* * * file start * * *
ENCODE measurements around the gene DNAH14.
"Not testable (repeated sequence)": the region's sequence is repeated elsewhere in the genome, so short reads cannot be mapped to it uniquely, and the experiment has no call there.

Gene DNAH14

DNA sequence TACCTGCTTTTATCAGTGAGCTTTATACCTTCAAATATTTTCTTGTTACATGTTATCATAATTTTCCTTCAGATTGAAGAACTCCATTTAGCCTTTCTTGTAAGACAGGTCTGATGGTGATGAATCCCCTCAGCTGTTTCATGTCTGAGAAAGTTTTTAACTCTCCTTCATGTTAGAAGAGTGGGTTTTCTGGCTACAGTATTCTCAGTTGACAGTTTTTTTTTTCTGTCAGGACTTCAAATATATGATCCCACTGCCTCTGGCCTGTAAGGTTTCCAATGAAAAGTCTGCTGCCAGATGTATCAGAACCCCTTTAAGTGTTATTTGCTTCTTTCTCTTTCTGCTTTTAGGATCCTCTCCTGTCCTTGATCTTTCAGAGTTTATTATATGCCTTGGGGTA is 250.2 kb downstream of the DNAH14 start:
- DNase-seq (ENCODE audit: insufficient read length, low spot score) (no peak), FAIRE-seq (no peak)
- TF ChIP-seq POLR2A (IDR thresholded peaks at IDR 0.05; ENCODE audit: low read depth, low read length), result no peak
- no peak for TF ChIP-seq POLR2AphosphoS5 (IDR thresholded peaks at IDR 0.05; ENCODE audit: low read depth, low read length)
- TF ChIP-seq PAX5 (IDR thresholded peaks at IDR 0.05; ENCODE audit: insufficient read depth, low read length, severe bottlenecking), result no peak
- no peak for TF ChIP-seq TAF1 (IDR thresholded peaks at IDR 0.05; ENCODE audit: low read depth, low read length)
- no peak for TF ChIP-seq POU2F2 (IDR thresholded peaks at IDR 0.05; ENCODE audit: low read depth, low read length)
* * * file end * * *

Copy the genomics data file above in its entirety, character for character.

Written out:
ENCODE measurements around the gene DNAH14.
"Not testable (repeated sequence)": the region's sequence is repeated elsewhere in the genome, so short reads cannot be mapped to it uniquely, and the experiment has no call there.

Gene DNAH14

DNA sequence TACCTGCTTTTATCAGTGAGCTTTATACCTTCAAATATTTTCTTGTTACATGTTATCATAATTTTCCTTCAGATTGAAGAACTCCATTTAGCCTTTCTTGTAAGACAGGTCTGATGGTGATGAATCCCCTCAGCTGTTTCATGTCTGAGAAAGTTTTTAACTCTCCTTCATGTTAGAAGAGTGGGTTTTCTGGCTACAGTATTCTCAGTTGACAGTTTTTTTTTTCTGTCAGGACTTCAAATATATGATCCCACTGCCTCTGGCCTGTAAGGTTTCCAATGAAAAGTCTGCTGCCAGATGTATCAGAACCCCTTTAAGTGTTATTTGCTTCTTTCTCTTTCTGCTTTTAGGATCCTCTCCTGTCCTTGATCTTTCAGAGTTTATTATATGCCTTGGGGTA is 250.2 kb downstream of the DNAH14 start:
- DNase-seq (ENCODE audit: insufficient read length, low spot score) (no peak), FAIRE-seq (no peak)
- TF ChIP-seq POLR2A (IDR thresholded peaks at IDR 0.05; ENCODE audit: low read depth, low read length), result no peak
- no peak for TF ChIP-seq POLR2AphosphoS5 (IDR thresholded peaks at IDR 0.05; ENCODE audit: low read depth, low read length)
- TF ChIP-seq PAX5 (IDR thresholded peaks at IDR 0.05; ENCODE audit: insufficient read depth, low read length, severe bottlenecking), result no peak
- no peak for TF ChIP-seq TAF1 (IDR thresholded peaks at IDR 0.05; ENCODE audit: low read depth, low read length)
- no peak for TF ChIP-seq POU2F2 (IDR thresholded peaks at IDR 0.05; ENCODE audit: low read depth, low read length)